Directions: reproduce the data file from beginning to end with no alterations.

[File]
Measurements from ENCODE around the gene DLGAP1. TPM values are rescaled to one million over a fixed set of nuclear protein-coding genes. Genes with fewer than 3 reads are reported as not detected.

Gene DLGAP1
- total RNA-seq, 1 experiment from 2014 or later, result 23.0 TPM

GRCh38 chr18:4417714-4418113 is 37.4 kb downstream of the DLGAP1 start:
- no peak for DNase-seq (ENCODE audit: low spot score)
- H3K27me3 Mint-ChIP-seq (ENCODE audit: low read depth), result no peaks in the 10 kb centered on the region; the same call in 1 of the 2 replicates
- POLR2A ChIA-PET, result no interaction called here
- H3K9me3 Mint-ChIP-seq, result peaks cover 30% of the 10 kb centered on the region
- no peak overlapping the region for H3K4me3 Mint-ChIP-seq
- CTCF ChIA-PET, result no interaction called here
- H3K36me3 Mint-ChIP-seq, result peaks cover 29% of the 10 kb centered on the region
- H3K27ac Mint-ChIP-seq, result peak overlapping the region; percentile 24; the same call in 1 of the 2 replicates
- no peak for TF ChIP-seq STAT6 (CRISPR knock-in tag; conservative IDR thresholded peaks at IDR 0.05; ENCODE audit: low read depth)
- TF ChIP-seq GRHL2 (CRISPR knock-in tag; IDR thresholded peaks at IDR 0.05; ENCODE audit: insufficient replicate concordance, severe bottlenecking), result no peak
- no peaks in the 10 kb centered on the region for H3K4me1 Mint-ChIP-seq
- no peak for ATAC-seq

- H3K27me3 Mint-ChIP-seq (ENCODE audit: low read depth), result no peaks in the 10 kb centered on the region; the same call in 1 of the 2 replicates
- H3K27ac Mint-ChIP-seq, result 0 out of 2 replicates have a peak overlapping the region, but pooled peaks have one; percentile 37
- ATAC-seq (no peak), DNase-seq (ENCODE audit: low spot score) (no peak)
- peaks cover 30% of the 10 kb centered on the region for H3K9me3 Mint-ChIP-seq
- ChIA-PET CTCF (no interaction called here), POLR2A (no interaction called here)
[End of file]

Measurements from ENCODE around the gene DLGAP1. TPM values are rescaled to one million over a fixed set of nuclear protein-coding genes. Genes with fewer than 3 reads are reported as not detected.

Gene DLGAP1
- total RNA-seq, 1 experiment from 2014 or later, result 23.0 TPM

GRCh38 chr18:4417714-4418113 is 37.4 kb downstream of the DLGAP1 start:
- no peak for DNase-seq (ENCODE audit: low spot score)
- H3K27me3 Mint-ChIP-seq (ENCODE audit: low read depth), result no peaks in the 10 kb centered on the region; the same call in 1 of the 2 replicates
- POLR2A ChIA-PET, result no interaction called here
- H3K9me3 Mint-ChIP-seq, result peaks cover 30% of the 10 kb centered on the region
- no peak overlapping the region for H3K4me3 Mint-ChIP-seq
- CTCF ChIA-PET, result no interaction called here
- H3K36me3 Mint-ChIP-seq, result peaks cover 29% of the 10 kb centered on the region
- H3K27ac Mint-ChIP-seq, result peak overlapping the region; percentile 24; the same call in 1 of the 2 replicates
- no peak for TF ChIP-seq STAT6 (CRISPR knock-in tag; conservative IDR thresholded peaks at IDR 0.05; ENCODE audit: low read depth)
- TF ChIP-seq GRHL2 (CRISPR knock-in tag; IDR thresholded peaks at IDR 0.05; ENCODE audit: insufficient replicate concordance, severe bottlenecking), result no peak
- no peaks in the 10 kb centered on the region for H3K4me1 Mint-ChIP-seq
- no peak for ATAC-seq

- H3K27me3 Mint-ChIP-seq (ENCODE audit: low read depth), result no peaks in the 10 kb centered on the region; the same call in 1 of the 2 replicates
- H3K27ac Mint-ChIP-seq, result 0 out of 2 replicates have a peak overlapping the region, but pooled peaks have one; percentile 37
- ATAC-seq (no peak), DNase-seq (ENCODE audit: low spot score) (no peak)
- peaks cover 30% of the 10 kb centered on the region for H3K9me3 Mint-ChIP-seq
- ChIA-PET CTCF (no interaction called here), POLR2A (no interaction called here)